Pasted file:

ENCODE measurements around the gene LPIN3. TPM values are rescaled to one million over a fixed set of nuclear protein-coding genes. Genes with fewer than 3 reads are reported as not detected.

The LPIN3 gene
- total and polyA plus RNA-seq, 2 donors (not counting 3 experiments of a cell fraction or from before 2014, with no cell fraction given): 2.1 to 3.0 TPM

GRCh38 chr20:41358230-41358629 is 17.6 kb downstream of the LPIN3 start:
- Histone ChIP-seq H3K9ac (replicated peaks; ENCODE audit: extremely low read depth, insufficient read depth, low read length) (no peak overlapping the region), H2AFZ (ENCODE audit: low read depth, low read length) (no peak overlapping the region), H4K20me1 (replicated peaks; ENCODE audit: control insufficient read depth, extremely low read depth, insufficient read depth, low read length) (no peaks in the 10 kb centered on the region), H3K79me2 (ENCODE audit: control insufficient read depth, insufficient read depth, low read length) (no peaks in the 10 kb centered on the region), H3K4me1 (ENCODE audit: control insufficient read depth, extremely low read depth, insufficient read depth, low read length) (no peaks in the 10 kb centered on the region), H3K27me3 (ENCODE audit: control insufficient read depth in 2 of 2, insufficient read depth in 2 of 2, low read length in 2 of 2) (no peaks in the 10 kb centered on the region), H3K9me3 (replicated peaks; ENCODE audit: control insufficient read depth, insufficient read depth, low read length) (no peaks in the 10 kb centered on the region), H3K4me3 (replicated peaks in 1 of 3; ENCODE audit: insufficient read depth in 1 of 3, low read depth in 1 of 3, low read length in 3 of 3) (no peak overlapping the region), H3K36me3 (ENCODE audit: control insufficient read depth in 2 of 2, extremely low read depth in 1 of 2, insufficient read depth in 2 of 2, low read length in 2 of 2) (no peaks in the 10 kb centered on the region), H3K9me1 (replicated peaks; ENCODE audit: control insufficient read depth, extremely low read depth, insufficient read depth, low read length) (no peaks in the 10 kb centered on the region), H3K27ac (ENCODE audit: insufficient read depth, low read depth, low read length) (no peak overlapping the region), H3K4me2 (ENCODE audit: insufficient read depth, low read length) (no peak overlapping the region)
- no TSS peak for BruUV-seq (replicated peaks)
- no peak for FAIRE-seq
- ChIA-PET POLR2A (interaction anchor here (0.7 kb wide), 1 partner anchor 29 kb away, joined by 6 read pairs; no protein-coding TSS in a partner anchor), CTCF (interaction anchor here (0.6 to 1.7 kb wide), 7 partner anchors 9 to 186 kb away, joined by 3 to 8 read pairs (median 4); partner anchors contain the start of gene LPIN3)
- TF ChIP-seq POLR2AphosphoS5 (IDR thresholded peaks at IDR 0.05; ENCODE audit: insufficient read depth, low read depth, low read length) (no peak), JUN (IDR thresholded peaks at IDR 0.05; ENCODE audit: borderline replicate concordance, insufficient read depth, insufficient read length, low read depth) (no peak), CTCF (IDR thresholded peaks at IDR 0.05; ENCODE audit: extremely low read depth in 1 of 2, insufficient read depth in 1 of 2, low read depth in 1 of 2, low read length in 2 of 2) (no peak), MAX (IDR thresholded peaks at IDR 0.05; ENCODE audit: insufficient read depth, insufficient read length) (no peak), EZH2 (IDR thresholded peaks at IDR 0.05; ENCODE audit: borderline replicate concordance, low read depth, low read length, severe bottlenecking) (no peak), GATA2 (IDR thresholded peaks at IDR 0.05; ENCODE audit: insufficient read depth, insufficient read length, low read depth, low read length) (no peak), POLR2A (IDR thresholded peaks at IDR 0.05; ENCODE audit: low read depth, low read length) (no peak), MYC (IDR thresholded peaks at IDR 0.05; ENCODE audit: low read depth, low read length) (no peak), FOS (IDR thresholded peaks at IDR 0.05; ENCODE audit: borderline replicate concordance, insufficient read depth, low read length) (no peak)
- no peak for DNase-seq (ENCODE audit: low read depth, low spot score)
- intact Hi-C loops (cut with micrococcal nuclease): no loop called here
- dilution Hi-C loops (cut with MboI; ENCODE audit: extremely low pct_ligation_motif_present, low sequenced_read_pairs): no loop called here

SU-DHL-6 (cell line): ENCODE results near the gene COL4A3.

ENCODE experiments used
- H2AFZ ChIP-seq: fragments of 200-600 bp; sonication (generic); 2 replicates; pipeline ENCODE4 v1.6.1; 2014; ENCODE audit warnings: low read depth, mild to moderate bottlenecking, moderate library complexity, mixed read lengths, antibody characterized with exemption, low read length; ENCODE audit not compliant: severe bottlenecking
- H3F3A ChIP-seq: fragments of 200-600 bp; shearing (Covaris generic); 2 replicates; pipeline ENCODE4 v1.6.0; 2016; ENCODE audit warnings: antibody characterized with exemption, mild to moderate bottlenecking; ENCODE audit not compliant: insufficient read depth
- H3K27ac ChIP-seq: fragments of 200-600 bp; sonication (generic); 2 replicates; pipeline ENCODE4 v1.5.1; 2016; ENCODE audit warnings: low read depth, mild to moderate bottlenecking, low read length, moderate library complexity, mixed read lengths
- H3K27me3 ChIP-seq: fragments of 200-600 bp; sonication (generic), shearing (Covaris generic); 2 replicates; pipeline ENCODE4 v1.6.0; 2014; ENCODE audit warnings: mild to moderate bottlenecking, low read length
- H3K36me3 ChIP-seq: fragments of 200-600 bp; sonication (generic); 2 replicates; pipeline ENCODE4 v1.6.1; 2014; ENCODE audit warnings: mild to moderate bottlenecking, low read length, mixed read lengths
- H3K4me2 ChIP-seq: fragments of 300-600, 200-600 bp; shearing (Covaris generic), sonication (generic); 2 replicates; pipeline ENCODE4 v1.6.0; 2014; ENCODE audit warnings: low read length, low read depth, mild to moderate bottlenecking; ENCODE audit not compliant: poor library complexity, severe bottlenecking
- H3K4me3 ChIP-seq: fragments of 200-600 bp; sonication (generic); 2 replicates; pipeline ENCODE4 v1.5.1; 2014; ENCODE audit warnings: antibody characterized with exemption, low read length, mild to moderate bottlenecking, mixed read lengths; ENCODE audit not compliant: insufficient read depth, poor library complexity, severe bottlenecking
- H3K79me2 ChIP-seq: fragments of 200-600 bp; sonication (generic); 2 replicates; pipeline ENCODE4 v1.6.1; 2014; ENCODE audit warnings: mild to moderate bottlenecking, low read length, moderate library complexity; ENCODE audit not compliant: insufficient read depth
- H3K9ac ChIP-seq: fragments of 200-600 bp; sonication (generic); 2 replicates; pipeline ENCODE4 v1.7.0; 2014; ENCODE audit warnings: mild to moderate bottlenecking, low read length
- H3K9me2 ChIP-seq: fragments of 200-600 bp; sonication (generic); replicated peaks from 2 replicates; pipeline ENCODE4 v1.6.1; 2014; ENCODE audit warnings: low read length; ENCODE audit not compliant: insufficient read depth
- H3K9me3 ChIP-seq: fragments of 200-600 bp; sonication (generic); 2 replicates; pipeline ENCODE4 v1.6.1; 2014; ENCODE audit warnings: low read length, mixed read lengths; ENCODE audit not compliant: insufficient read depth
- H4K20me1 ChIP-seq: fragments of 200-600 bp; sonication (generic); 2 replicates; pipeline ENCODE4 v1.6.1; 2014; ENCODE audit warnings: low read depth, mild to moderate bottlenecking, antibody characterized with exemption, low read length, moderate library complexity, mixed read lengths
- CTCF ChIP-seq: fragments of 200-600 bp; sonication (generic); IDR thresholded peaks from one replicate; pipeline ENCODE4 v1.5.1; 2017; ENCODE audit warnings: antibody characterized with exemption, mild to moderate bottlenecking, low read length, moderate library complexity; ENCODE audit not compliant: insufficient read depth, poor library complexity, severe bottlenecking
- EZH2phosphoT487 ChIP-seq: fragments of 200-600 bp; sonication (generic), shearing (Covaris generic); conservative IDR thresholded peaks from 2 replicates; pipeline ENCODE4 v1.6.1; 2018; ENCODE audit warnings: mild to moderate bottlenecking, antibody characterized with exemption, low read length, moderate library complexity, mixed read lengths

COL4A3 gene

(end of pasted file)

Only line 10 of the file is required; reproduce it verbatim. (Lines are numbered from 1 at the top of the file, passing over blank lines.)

- no peak for DNase-seq (ENCODE audit: low read depth, low spot score)